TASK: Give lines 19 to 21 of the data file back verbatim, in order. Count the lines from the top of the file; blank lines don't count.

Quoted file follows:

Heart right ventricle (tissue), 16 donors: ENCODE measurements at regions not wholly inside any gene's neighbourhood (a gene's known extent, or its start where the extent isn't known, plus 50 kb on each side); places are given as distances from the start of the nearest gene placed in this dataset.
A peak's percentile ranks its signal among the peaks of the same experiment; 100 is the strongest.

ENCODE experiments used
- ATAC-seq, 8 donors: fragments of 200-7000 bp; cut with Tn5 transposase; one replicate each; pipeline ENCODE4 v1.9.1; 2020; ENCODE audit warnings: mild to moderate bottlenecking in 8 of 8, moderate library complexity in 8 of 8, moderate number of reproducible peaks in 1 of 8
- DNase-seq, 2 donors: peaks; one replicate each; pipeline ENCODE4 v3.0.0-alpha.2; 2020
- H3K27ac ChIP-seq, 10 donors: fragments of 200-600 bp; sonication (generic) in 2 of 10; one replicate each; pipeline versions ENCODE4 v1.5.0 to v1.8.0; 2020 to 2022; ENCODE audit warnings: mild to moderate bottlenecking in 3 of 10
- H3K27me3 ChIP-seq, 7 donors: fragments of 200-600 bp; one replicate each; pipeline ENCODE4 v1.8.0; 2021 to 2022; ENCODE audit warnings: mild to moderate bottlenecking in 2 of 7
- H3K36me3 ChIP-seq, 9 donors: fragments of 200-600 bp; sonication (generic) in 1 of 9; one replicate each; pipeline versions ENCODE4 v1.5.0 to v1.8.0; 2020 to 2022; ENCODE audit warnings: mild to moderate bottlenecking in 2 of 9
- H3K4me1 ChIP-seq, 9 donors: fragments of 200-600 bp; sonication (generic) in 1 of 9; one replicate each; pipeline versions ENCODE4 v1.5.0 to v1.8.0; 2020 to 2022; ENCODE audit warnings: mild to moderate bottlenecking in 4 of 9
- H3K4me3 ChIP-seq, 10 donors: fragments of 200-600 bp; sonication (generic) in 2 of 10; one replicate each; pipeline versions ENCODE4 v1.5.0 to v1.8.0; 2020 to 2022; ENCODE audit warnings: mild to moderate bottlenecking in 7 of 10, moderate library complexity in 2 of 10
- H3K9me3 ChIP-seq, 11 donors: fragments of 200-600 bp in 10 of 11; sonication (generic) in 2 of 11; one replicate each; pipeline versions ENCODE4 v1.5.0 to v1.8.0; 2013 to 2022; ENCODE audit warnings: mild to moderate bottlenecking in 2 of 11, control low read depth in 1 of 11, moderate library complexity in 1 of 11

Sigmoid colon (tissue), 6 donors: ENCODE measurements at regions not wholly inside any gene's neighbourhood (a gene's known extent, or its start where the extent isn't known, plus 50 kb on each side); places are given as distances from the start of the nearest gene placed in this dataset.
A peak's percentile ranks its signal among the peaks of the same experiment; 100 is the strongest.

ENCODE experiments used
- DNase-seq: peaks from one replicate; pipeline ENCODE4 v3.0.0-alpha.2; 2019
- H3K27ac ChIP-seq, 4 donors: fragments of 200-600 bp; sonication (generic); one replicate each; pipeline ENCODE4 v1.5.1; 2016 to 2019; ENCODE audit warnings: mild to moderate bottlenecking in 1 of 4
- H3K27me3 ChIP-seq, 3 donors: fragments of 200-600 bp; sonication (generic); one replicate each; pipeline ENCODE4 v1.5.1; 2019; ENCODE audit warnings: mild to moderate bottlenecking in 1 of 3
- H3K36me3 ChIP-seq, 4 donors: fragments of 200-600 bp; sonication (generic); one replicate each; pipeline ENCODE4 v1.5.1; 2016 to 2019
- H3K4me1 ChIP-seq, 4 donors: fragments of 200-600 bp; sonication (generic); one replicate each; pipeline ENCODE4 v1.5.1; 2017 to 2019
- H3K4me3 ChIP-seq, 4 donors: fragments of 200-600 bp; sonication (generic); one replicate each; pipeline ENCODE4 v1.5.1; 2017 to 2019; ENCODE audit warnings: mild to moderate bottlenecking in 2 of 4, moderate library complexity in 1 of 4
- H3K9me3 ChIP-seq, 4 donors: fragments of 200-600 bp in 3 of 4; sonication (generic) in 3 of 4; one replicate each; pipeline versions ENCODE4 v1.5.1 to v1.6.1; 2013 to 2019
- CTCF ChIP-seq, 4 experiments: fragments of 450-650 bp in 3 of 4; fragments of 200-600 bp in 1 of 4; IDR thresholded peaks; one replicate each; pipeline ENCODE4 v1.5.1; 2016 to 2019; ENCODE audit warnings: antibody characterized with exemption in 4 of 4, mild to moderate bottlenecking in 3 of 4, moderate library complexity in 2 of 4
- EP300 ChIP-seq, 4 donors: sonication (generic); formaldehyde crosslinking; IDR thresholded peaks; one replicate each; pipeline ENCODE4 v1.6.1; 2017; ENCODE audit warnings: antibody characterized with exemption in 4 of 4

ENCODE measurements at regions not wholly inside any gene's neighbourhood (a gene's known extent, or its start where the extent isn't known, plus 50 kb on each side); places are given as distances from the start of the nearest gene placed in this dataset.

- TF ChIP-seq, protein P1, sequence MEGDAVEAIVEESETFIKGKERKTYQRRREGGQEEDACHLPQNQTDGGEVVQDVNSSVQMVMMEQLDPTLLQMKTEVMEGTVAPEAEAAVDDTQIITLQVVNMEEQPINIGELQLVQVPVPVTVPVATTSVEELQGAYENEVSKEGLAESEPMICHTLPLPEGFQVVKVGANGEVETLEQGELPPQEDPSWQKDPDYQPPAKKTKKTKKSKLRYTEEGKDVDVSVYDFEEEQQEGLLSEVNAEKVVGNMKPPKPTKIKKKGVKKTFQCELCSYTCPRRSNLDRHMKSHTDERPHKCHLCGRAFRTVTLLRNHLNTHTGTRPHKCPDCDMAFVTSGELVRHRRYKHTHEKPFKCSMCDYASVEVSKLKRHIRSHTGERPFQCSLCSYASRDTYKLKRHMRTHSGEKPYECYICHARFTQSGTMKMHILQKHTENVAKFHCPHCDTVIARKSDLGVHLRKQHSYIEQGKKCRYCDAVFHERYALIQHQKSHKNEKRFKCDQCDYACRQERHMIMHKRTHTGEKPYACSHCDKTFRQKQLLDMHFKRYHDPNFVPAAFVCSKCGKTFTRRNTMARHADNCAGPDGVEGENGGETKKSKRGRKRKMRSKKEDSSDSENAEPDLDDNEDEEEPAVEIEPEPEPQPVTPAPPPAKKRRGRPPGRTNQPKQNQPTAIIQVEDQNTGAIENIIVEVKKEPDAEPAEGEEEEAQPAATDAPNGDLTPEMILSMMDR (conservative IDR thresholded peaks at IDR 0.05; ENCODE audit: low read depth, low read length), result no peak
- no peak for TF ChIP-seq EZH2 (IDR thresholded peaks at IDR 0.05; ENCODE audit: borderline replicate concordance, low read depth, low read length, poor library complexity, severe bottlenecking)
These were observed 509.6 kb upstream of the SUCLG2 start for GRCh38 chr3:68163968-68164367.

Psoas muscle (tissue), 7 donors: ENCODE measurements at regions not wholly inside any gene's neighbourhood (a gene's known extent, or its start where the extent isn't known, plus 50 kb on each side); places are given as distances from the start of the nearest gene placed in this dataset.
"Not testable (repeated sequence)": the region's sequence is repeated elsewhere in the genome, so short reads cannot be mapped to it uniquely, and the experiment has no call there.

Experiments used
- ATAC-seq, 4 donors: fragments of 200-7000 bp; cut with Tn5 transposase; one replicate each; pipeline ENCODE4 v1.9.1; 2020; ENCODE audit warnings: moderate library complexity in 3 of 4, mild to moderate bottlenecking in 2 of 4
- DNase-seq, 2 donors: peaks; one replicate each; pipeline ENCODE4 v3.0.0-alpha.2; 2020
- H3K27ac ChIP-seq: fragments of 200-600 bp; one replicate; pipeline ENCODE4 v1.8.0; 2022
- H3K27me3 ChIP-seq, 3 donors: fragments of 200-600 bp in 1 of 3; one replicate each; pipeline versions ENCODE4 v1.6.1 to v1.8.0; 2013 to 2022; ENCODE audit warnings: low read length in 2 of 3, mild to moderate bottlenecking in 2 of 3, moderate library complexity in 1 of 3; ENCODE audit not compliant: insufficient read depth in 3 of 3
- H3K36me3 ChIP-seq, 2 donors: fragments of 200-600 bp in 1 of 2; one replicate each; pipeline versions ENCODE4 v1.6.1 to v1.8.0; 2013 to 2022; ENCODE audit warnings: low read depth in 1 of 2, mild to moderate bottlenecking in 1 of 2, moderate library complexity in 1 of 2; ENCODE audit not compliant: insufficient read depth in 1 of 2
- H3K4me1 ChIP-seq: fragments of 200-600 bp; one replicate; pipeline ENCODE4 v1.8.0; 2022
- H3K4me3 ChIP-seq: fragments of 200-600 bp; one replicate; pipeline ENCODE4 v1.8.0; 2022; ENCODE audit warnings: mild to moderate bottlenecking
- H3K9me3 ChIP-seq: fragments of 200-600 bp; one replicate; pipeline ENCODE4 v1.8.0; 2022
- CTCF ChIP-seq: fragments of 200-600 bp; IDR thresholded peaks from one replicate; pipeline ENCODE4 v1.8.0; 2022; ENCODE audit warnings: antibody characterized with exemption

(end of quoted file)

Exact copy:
- H3K4me1 ChIP-seq, 4 donors: fragments of 200-600 bp; sonication (generic); one replicate each; pipeline ENCODE4 v1.5.1; 2017 to 2019
- H3K4me3 ChIP-seq, 4 donors: fragments of 200-600 bp; sonication (generic); one replicate each; pipeline ENCODE4 v1.5.1; 2017 to 2019; ENCODE audit warnings: mild to moderate bottlenecking in 2 of 4, moderate library complexity in 1 of 4
- H3K9me3 ChIP-seq, 4 donors: fragments of 200-600 bp in 3 of 4; sonication (generic) in 3 of 4; one replicate each; pipeline versions ENCODE4 v1.5.1 to v1.6.1; 2013 to 2019